Effect Of Gender On Clinical Outcomes After Percutaneous Renal Artery Interventions
GABRIELA VELAZQUEZ RAMIREZ, MD, DAVID CROUSE, JEANETTE STAFFORD, MS, ASHLEY RICKEY, MD, NITIN GARG, MD, JUSTIN HURIE, MD, RANDOLPH GEARY, MD, MATTHEW EDWARDS, MD.
Wake Forest University School of Medicine, WINSTON-SALEM, NC, USA.
OBJECTIVES: Prior investigations have demonstrated inferior outcomes for females undergoing a variety of endovascular interventions. We hypothesized that female patients undergoing renal artery stenting (RA-PTAS) would experience more complications and inferior outcomes when compared to males
METHODS: Using an IRB-approved institutional vascular registry, consecutive patients undergoing RA-PTAS were selected for evaluation. Demographics, indications for revascularization, medical co-morbidities, procedural specifics, and outcomes were recorded and examined. Descriptive specifics were reported as count, or mean +/- SD. Gender associations were evaluated using Chi-Square or Fisher’s Exact test or t-test.
RESULTS: RA-PTAS was performed in 205 patients with renovascular hypertension due to arteriosclerotic disease. 107 (52%) patients were female, 25 (12%) patients were African American, and the mean age was 70 ± 11 years. BMI was higher in females (p=0.0383), while males showed higher serum creatinine (p=0.0004). No other statistically significant demographic or pre-intervention clinical characteristic differences were identified. Renal artery stent diameter (p=0.0003), and stent length (p=0.0053) were significantly larger in males. No differences in perioperative complications or outcomes were identified. Similarly, no significant gender differences were identified for change in serum creatinine (p=0.9153), EGFR (p=0.4416), systolic blood pressure (p=0.9772), diastolic blood pressure (p=4582), or number of medications required to control blood pressure (p=0.2354). 23 (45%) males and 21 (38%) females developed restenosis at follow up (p=0.4703). The number of ipsilateral reinterventions performed between males and females were 14 (14.3%) and 13(12.1%) respectively (p=0.6514).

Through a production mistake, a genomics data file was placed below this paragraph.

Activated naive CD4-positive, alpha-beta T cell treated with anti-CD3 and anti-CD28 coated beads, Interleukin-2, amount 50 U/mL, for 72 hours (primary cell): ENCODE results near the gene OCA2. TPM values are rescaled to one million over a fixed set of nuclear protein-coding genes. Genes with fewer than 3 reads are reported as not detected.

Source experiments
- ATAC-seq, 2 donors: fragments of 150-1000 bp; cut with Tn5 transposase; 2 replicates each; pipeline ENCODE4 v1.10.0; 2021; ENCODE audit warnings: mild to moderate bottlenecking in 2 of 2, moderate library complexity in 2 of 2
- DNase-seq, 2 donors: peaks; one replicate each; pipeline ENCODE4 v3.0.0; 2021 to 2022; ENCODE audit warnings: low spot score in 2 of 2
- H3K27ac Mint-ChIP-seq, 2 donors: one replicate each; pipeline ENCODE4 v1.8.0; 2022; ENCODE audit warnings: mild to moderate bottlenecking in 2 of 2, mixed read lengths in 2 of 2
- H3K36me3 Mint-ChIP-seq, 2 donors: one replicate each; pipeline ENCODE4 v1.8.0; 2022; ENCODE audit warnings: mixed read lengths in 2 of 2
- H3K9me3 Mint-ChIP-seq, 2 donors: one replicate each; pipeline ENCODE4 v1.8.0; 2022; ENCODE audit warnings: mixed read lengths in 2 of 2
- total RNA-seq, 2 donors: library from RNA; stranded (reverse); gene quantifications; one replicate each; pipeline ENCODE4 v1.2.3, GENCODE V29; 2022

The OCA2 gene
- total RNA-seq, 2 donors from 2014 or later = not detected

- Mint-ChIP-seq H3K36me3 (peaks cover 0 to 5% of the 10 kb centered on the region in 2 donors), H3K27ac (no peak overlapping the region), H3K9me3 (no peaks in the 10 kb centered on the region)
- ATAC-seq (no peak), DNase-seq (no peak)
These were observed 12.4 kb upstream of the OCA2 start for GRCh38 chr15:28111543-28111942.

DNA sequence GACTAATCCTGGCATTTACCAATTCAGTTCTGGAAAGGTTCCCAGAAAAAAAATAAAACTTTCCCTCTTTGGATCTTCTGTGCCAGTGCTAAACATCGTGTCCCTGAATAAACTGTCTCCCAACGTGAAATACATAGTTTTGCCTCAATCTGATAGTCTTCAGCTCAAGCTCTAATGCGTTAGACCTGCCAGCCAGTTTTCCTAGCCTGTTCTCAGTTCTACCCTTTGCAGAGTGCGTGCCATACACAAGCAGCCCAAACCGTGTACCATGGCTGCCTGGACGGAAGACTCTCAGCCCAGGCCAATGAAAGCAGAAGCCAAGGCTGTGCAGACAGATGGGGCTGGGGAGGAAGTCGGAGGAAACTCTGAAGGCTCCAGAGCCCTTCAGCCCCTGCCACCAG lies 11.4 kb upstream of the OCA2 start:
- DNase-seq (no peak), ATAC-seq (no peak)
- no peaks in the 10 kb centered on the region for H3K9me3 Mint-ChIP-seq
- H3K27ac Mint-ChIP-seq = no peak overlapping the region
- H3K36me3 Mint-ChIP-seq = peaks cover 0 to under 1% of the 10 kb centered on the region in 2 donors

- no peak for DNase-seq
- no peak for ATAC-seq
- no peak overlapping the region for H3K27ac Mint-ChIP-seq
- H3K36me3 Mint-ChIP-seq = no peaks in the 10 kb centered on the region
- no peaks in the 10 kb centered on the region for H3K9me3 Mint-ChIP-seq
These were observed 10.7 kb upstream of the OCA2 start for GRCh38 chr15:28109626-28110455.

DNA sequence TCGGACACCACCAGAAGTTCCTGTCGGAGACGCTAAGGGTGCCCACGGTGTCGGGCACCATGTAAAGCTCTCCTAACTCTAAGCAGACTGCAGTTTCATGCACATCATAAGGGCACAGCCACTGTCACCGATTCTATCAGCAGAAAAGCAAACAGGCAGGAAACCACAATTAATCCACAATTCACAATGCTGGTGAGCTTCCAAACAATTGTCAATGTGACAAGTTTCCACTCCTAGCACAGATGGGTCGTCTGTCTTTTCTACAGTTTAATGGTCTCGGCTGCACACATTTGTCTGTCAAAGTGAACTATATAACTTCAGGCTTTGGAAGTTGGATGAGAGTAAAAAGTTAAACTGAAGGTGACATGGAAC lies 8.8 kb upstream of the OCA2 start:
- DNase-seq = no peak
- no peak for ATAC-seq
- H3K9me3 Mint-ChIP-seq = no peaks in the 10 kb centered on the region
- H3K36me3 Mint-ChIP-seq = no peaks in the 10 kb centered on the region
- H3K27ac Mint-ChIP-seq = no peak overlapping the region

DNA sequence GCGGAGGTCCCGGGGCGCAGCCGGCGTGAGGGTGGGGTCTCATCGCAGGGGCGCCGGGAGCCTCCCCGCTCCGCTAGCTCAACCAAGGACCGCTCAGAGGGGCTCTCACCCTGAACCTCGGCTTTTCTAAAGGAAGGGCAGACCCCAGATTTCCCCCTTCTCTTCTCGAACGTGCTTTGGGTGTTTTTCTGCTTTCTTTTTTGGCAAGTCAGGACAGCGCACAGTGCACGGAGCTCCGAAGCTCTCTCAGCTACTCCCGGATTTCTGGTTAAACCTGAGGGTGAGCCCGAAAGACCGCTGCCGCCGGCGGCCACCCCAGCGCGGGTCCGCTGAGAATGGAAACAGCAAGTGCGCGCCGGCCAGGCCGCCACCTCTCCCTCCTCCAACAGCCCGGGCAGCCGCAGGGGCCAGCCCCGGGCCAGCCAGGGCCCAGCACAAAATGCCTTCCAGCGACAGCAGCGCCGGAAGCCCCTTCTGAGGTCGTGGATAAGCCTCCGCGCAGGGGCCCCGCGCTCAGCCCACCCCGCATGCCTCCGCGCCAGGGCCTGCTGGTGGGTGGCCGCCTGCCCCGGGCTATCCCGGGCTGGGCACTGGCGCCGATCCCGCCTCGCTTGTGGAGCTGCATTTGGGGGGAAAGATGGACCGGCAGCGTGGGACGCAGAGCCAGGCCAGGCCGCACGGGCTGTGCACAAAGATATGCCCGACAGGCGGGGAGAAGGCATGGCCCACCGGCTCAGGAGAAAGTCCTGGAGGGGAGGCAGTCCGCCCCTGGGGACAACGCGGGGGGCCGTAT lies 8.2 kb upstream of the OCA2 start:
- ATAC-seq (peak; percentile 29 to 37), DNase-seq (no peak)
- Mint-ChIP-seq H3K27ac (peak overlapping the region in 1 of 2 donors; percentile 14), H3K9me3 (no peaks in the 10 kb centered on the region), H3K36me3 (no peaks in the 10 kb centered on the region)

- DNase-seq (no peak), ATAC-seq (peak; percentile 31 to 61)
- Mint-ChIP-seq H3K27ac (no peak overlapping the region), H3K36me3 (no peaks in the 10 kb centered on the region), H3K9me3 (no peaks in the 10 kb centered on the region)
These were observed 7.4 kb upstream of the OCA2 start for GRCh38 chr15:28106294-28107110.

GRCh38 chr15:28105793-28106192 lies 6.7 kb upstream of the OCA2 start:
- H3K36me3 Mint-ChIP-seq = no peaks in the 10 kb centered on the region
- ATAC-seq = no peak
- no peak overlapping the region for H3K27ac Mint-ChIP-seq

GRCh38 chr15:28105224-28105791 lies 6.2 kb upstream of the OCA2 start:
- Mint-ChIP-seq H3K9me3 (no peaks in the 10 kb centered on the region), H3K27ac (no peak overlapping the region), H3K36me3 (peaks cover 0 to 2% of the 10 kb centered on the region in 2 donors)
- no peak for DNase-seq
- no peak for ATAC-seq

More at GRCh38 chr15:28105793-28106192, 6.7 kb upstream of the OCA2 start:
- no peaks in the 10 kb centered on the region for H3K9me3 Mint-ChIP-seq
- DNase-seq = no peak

CONCLUSIONS: Female patients undergoing RA-PTAS did not have a higher incidence of perioperative complications or any difference in renal function and blood pressure outcomes relative to males. Furthermore, despite having significantly smaller renal arteries treated with smaller stent diameters, females did not demonstrate a higher incidence of restenosis.
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